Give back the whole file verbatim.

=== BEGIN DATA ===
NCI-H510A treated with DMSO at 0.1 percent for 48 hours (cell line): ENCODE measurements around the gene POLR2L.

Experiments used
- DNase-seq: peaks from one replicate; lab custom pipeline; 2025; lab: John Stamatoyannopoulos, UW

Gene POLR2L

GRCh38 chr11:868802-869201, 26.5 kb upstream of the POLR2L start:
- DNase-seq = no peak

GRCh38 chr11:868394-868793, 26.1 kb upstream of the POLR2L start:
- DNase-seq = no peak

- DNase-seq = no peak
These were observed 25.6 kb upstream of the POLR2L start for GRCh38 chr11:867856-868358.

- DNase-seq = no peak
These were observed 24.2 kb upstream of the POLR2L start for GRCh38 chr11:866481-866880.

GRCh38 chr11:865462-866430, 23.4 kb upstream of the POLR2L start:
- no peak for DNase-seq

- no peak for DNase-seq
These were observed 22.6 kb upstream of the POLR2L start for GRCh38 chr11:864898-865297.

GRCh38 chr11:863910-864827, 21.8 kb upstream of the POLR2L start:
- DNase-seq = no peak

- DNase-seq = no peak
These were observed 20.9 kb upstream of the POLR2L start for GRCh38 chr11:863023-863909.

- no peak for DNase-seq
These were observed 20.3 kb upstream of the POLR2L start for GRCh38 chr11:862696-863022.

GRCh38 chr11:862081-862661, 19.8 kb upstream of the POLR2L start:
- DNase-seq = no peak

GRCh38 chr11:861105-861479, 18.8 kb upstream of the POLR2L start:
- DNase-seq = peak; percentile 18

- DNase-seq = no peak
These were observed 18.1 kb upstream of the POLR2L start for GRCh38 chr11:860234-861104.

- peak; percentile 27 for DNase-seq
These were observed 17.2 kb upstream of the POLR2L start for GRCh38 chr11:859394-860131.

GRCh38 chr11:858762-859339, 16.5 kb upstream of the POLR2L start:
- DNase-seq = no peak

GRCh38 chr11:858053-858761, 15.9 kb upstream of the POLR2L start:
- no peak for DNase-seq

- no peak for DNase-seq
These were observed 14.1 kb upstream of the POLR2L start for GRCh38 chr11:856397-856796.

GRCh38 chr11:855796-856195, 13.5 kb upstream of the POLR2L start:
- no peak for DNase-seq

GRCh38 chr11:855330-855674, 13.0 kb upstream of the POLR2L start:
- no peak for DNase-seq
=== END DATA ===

NCI-H510A treated with DMSO at 0.1 percent for 48 hours (cell line): ENCODE measurements around the gene POLR2L.

Experiments used
- DNase-seq: peaks from one replicate; lab custom pipeline; 2025; lab: John Stamatoyannopoulos, UW

Gene POLR2L

GRCh38 chr11:868802-869201, 26.5 kb upstream of the POLR2L start:
- DNase-seq = no peak

GRCh38 chr11:868394-868793, 26.1 kb upstream of the POLR2L start:
- DNase-seq = no peak

- DNase-seq = no peak
These were observed 25.6 kb upstream of the POLR2L start for GRCh38 chr11:867856-868358.

- DNase-seq = no peak
These were observed 24.2 kb upstream of the POLR2L start for GRCh38 chr11:866481-866880.

GRCh38 chr11:865462-866430, 23.4 kb upstream of the POLR2L start:
- no peak for DNase-seq

- no peak for DNase-seq
These were observed 22.6 kb upstream of the POLR2L start for GRCh38 chr11:864898-865297.

GRCh38 chr11:863910-864827, 21.8 kb upstream of the POLR2L start:
- DNase-seq = no peak

- DNase-seq = no peak
These were observed 20.9 kb upstream of the POLR2L start for GRCh38 chr11:863023-863909.

- no peak for DNase-seq
These were observed 20.3 kb upstream of the POLR2L start for GRCh38 chr11:862696-863022.

GRCh38 chr11:862081-862661, 19.8 kb upstream of the POLR2L start:
- DNase-seq = no peak

GRCh38 chr11:861105-861479, 18.8 kb upstream of the POLR2L start:
- DNase-seq = peak; percentile 18

- DNase-seq = no peak
These were observed 18.1 kb upstream of the POLR2L start for GRCh38 chr11:860234-861104.

- peak; percentile 27 for DNase-seq
These were observed 17.2 kb upstream of the POLR2L start for GRCh38 chr11:859394-860131.

GRCh38 chr11:858762-859339, 16.5 kb upstream of the POLR2L start:
- DNase-seq = no peak

GRCh38 chr11:858053-858761, 15.9 kb upstream of the POLR2L start:
- no peak for DNase-seq

- no peak for DNase-seq
These were observed 14.1 kb upstream of the POLR2L start for GRCh38 chr11:856397-856796.

GRCh38 chr11:855796-856195, 13.5 kb upstream of the POLR2L start:
- no peak for DNase-seq

GRCh38 chr11:855330-855674, 13.0 kb upstream of the POLR2L start:
- no peak for DNase-seq